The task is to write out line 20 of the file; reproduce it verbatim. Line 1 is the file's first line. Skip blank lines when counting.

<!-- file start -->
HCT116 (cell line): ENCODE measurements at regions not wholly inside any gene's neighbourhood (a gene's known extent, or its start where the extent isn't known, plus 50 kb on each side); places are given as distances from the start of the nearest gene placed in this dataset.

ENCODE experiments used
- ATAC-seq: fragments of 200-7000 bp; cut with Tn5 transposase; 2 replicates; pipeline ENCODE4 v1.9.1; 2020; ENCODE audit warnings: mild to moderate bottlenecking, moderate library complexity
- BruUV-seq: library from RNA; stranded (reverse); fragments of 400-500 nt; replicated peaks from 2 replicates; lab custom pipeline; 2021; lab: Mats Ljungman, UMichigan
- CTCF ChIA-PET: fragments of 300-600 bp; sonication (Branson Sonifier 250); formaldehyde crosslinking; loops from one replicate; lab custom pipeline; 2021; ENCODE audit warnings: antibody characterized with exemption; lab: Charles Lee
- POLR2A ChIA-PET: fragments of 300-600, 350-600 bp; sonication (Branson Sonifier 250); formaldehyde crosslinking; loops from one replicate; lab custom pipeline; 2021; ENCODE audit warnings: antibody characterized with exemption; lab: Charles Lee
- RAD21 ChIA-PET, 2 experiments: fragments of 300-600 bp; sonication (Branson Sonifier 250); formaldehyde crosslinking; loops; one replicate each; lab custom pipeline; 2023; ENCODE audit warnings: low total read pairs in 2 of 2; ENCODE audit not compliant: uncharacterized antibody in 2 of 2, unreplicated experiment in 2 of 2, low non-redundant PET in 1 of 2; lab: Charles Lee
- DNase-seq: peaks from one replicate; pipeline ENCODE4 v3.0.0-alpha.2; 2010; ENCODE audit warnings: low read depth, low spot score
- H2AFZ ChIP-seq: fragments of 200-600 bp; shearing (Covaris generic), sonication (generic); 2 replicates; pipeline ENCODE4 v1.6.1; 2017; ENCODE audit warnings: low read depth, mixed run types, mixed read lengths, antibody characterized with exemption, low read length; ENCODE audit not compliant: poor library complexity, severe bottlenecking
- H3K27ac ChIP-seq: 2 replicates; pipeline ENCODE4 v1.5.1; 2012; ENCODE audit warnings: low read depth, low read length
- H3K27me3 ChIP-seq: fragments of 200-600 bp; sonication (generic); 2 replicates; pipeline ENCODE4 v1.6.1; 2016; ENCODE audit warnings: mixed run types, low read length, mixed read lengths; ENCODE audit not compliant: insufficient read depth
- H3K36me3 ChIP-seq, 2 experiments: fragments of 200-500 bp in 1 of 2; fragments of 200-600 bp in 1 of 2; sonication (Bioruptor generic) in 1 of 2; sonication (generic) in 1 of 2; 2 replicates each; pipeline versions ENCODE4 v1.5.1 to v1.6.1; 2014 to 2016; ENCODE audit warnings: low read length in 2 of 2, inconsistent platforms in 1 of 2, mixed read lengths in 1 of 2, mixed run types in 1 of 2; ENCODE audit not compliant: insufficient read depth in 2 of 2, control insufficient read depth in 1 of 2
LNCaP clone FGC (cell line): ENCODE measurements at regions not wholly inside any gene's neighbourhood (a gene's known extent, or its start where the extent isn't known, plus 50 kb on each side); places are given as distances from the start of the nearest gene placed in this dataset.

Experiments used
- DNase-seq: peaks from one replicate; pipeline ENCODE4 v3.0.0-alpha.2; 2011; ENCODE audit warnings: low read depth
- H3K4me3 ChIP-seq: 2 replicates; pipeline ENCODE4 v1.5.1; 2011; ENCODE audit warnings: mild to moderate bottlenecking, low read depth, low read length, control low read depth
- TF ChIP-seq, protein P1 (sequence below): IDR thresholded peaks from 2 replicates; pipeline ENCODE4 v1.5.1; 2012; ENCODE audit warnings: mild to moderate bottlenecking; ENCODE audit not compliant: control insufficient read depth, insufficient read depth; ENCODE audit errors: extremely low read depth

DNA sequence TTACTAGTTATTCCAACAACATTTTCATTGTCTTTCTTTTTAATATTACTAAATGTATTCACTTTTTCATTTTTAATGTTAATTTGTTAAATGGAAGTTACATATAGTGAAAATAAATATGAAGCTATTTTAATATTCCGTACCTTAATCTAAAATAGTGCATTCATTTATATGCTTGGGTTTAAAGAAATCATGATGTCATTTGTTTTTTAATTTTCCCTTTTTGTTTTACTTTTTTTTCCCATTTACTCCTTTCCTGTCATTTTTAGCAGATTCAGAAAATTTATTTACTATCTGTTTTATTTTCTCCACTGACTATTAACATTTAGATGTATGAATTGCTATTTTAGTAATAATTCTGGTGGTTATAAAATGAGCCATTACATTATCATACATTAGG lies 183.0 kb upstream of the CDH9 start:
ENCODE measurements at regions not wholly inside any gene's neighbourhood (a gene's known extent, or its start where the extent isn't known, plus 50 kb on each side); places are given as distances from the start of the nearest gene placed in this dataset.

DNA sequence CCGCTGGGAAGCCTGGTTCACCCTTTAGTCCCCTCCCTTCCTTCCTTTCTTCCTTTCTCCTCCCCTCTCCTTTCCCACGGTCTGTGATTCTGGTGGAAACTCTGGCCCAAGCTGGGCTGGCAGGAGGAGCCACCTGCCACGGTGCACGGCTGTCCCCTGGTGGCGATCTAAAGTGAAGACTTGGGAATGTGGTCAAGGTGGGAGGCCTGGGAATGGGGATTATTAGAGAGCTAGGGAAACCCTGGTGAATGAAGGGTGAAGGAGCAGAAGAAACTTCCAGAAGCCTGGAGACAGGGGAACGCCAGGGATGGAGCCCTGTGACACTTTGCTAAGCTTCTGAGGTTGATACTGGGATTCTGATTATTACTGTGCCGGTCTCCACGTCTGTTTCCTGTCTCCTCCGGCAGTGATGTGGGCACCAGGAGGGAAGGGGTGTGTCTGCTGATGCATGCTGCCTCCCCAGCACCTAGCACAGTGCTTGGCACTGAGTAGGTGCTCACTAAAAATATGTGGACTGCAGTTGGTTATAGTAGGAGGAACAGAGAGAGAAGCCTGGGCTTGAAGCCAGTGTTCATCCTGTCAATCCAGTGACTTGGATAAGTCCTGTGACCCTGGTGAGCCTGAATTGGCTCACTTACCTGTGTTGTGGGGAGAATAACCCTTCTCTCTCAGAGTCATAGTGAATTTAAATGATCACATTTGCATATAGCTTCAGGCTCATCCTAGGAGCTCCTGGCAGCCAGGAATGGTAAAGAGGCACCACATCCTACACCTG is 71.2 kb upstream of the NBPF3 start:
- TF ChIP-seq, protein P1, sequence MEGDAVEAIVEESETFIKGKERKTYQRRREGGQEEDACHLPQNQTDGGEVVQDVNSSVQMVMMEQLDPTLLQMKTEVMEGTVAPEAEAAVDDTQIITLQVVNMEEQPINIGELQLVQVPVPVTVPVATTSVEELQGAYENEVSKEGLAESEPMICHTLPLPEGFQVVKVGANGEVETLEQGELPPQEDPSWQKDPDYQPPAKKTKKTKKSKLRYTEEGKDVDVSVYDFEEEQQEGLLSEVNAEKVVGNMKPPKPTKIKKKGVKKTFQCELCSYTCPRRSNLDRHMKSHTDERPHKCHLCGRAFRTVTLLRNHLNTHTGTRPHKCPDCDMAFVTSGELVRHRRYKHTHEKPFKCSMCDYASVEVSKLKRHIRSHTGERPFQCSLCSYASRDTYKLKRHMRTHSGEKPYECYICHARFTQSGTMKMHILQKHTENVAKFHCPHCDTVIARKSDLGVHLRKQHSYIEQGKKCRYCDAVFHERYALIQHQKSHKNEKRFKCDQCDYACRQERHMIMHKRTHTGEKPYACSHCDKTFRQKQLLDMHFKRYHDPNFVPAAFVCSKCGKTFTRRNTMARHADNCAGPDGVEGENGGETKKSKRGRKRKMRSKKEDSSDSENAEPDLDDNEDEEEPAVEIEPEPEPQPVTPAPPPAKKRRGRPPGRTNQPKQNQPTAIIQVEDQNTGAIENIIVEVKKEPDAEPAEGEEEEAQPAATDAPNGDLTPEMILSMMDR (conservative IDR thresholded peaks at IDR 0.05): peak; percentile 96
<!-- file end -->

DNA sequence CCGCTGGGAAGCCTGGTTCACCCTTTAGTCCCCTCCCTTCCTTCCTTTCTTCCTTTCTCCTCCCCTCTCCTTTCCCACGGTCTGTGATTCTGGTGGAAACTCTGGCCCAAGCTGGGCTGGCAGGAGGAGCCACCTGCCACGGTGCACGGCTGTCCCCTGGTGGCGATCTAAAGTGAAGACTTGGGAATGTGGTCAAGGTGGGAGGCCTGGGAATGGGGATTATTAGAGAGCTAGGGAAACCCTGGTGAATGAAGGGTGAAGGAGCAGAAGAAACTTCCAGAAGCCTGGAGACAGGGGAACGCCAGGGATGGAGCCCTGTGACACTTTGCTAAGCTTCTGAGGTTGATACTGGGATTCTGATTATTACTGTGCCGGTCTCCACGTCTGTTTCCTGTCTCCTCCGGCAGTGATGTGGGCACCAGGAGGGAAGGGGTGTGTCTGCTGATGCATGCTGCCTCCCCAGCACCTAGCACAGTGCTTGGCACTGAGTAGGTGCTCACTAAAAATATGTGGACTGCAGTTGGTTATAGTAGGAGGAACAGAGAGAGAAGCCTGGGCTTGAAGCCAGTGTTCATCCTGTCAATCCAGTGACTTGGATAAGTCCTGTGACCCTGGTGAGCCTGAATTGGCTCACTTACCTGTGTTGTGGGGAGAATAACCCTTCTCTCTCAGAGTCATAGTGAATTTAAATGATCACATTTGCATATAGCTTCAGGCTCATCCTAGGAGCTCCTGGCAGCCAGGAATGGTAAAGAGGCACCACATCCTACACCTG is 71.2 kb upstream of the NBPF3 start: